Its is primarily related on the one hand to the behavior of the absorbing filling (e.g. its flow resitance for service conditions which can - in particular for the temperature - differ greatly from the laboratory conditions - quasi-atmospheric - under which the measurements were carried out) given the spacing of the airways and the length of the silencer (characterized by the propagation loss) and also, in many cases (for silencers other than those with a sound-absorbing lining on the - sometimes partial - periphery of the duct) to the geometry of the splitters (characterized by the reflection loss) and also to bypass phenomena: acoustic energy transmission through the casing of the silencer as well as, if appropriate (for silencers other than with simple dissipation) through splitters themselves, and finally to noise regenerated in relation to the speed of passage of the fluid.

 

160 silencer propagation loss sound absorbing filling flow resistivity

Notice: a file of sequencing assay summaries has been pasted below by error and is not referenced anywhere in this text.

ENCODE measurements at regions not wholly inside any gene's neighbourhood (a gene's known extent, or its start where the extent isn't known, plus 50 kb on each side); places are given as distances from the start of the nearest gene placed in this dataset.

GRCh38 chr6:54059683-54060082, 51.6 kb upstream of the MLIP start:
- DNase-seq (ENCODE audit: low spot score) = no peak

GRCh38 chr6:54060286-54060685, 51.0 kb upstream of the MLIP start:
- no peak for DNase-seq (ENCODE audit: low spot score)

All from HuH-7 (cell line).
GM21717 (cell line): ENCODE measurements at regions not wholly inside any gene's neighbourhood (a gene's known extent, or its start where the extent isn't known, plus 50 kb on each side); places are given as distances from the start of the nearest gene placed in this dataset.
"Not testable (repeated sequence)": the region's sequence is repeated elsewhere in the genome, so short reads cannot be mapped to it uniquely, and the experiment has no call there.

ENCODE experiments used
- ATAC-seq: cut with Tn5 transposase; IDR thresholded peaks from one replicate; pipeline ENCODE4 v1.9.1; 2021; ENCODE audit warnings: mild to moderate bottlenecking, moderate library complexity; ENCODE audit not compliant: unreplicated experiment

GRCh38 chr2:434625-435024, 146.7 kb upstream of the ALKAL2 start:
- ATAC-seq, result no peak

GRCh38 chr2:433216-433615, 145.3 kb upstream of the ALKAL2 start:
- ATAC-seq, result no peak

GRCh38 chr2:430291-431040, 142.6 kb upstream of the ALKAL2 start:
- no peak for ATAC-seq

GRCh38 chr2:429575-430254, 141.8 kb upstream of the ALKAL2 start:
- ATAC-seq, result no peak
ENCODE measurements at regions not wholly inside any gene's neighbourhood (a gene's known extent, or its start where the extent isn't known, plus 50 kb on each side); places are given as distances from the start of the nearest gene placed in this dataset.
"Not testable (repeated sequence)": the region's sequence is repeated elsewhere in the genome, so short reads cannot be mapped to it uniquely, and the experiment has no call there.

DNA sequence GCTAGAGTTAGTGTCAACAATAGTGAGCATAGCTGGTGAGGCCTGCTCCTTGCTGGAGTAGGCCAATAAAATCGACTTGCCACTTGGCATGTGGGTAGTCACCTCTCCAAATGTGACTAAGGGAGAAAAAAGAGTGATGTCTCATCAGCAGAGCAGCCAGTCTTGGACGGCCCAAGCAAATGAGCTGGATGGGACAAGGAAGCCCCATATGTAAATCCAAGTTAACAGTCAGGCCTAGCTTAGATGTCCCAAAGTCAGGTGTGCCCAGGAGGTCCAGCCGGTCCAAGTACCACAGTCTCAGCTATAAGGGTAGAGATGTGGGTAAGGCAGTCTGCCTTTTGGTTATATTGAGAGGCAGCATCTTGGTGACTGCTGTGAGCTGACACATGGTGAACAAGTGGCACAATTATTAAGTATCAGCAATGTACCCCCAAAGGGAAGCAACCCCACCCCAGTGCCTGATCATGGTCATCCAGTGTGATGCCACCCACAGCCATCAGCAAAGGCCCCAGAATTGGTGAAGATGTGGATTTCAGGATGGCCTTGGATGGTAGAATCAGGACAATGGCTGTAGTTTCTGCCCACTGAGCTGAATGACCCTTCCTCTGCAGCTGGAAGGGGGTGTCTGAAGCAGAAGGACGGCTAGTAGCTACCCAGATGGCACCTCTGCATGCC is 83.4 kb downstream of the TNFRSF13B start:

Acoustic performance of a dissipative silencer - variation of the propagation loss i.e. of the longitudinal attenuation (dB/m) as a function of the airflow resistance of the lining (results of evaluations with SILDIS® software)
 

The acoustic performance of reactive silencers (for compressors, for thermal engines exhausts) is linked to the geometric singularities of the internal parts (often: these are chambers - single, double or triple - connected by perforated or non-perforated tubes with possible changes in the direction of the gas flow; each dimension has its importance) which condition the reflections of the acoustic waves - basing the efficiency -, and also to the self noise (i.e. linked to the flow, therefore in relation to the passage speed of the fluid).

 

210 acoustic performance reactive silencer transmission loss of a triple expansion chamber

Acoustic performance of a reactive silencer - transmission loss of a triple expansion chamber (dB) at low and medium frequency (result of a simulation with SILDIS® software)